Request for Feedback: 5-Year Reflections on Kenya’s Data Protection Act.

*Dear Listers,*

*The Kenya ICT Action Network* extends gratitude to you for your valuable
contributions to the recent mailing list discussion on the *5-year
reflections of the Data Protection Act, 2019*. Your insights and
perspectives were incredibly valuable in the development of our Data
Protection Policy Brief. Your feedback has been instrumental in shaping our
approach to data protection.

KICTANet is delighted to announce that the *Data Protection Policy Brief*,
was successfully launched yesterday at the *NADPA-RAPDP Conference 2024*.
The contributors have been duly acknowledged within the data protection
policy brief for their valuable input, highlighting the significant role
you played in its development.

Hereby is the *link* to access the copy of the *Data Protection Policy
Brief* for your reference.

As we head into the weekend and upcoming public holiday, KICTANet extends
its best wishes for a restful and enjoyable break.

Once again, thank you for your commitment and support. Your continued
engagement is essential as we strive to uphold the highest standards of
data protection.

Kind regards,

Linda Gichohi.

*Kenya ICT Action Network.*

On Fri, 3 May 2024 at 09:43, Benson Muite via KICTANet <> wrote:

> On 03/05/2024 10.03, Mildred Achoch wrote:
> > Dear Benson,
> >
> > Thank you for the information. Perhaps hybrid solutions can be explored.
> > Language data held by the government could be considered a public good.
> > Language data produced by private sector, for example local radios, TV
> > stations and online content creators, could bring additional revenue for
> > the owners of the data. If compensation is embedded in the new models,
> > then this could even encourage more creation of local language content.
> > There is a great need for inter-ministerial collaboration.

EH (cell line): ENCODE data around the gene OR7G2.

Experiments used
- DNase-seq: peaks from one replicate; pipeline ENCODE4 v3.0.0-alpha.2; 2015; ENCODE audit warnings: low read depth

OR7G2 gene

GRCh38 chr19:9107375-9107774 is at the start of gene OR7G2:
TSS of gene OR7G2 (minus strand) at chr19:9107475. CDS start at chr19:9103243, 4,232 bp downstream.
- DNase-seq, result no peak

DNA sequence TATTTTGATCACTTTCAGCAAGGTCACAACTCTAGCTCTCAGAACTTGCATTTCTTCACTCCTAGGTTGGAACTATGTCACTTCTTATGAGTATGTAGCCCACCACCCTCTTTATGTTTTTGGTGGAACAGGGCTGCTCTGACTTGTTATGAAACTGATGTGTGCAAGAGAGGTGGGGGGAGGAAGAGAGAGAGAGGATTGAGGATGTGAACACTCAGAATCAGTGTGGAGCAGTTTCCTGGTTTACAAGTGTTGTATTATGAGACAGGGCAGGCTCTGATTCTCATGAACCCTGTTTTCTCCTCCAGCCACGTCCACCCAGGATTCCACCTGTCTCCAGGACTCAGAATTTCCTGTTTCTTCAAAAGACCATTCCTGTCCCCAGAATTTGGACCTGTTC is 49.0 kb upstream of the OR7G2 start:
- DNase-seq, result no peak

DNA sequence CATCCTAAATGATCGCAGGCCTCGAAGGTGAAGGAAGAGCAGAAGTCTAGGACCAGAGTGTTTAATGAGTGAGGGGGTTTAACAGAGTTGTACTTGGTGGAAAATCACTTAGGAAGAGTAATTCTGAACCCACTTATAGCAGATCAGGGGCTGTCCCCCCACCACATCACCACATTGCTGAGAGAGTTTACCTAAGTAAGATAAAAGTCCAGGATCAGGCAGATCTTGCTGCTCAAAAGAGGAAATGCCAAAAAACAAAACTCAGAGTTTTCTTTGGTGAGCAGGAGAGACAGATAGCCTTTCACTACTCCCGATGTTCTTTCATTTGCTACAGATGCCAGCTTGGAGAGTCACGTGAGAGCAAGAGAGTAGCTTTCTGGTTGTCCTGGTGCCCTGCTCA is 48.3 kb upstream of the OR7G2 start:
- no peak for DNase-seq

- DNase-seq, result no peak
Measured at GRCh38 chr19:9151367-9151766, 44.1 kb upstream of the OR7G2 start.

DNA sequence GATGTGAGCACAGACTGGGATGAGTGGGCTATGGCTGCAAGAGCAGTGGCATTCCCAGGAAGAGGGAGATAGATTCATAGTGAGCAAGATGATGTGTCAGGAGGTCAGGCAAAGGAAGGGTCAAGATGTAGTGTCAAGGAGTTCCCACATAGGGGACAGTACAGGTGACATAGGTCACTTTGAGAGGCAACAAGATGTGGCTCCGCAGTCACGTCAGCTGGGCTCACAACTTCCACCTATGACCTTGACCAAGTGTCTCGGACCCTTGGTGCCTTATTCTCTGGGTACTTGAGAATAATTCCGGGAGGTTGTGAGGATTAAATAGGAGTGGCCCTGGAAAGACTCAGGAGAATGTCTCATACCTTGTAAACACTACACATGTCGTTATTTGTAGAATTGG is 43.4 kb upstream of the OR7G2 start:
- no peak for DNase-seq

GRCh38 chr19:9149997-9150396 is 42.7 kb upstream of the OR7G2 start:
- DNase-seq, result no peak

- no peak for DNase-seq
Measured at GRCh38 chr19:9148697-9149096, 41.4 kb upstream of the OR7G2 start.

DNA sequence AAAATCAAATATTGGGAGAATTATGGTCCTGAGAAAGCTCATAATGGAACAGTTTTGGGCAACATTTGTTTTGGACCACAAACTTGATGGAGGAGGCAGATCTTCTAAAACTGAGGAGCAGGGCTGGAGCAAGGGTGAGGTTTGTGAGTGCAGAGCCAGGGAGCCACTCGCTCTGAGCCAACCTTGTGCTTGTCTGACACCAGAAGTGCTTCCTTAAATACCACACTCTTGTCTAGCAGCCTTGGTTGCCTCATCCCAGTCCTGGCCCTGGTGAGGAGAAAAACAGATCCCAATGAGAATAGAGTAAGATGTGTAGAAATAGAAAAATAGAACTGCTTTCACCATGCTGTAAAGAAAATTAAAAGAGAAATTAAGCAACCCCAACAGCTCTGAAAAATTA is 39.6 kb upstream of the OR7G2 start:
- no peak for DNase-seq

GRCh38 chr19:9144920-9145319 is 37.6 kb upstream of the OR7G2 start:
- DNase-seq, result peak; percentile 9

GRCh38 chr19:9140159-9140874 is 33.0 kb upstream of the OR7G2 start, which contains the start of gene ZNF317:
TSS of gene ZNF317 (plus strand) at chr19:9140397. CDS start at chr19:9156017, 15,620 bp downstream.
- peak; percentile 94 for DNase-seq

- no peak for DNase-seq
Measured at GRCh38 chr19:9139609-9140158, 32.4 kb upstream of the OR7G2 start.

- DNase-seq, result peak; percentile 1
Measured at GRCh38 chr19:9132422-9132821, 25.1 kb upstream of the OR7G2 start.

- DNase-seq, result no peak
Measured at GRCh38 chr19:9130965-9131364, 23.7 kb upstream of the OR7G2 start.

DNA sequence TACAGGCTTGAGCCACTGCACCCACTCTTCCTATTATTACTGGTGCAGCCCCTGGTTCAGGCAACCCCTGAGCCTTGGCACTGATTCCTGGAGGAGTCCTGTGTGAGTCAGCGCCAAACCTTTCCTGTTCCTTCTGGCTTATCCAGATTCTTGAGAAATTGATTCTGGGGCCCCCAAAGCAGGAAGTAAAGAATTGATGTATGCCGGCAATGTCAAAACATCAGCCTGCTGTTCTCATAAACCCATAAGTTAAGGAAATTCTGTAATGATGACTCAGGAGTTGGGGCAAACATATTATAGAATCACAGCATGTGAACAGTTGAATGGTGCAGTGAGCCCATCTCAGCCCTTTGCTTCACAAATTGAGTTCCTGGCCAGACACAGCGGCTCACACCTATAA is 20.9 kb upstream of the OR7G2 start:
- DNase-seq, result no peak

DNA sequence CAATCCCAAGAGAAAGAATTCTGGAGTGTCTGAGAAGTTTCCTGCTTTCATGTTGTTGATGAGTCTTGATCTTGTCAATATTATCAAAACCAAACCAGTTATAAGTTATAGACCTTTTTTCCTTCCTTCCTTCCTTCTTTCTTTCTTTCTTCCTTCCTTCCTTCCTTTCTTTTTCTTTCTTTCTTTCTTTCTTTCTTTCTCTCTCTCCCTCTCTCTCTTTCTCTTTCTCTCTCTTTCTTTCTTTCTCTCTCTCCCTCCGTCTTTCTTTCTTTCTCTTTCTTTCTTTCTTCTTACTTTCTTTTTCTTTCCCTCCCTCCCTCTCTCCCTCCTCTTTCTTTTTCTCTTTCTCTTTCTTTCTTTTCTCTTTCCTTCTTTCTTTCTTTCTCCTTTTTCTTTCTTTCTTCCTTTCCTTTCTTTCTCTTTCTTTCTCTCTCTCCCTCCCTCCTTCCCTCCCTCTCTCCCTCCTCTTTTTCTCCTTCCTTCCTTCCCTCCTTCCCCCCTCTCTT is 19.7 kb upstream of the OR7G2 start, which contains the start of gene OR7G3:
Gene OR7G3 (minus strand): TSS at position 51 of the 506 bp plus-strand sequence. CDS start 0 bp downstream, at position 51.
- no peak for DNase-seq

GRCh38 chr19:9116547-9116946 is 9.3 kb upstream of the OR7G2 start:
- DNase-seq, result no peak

> >
> Very few African countries have language policies. It is a sensitive
> topic, but of importance as it influences school curricular and
> government service delivery. The language users need to be actively
> involved in the process and adapt the technologies to their needs. A
> lot can probably be done without much compensation if people feel they
> will derive value. Perhaps the following quote from the economics of
> language [1] maybe of interest:
> “majority of Africans are governed in a
> language that they do not understand”
> 1) Weber and Ginsburgh, “The Economics of Language”
> > Regards,
> > Mildred Achoch.
> >
> > On Friday, May 3, 2024, Benson Muite via KICTANet
> > < <>>
> > wrote:
> >
> > On 02/05/2024 13.24, Mildred Achoch via KICTANet wrote:
> > > Thank you for this opportunity to contribute. Regarding the AI
> aspect,
> > > there should be some policies regarding the use of data that will
> > train
> > > AI. For example, in the case of local languages, which data will be
> > > used? If data by local language content creators is used, will
> they be
> > > compensated?
> >
> > Many African languages are poorly resourced, some are also
> endangered.
> > Language data should be considered a public good as it can enable
> use of
> > AI in many settings. It does also enable easier surveillance of
> people
> > that use that language. There does not seem to be a government
> policy
> > for local languages – even materials for school curricular such as
> > standard texts and dictionaries are few. Use of local languages at
> > county level is probably the easiest place to start as there would
> be a
> > sufficient concentration of active language users. Languages do
> divide,
> > but they also enable diversity in culture and approaches to problem
> > solving. While the ODPC has a role to play, probably the main
> > governmental actor is the Ministry of Sports, Culture and National
> > Heritage. The greatest widespread use of local languages is on
> radio.
> >
> > >
> > > Regards,
> > > Mildred.
> > >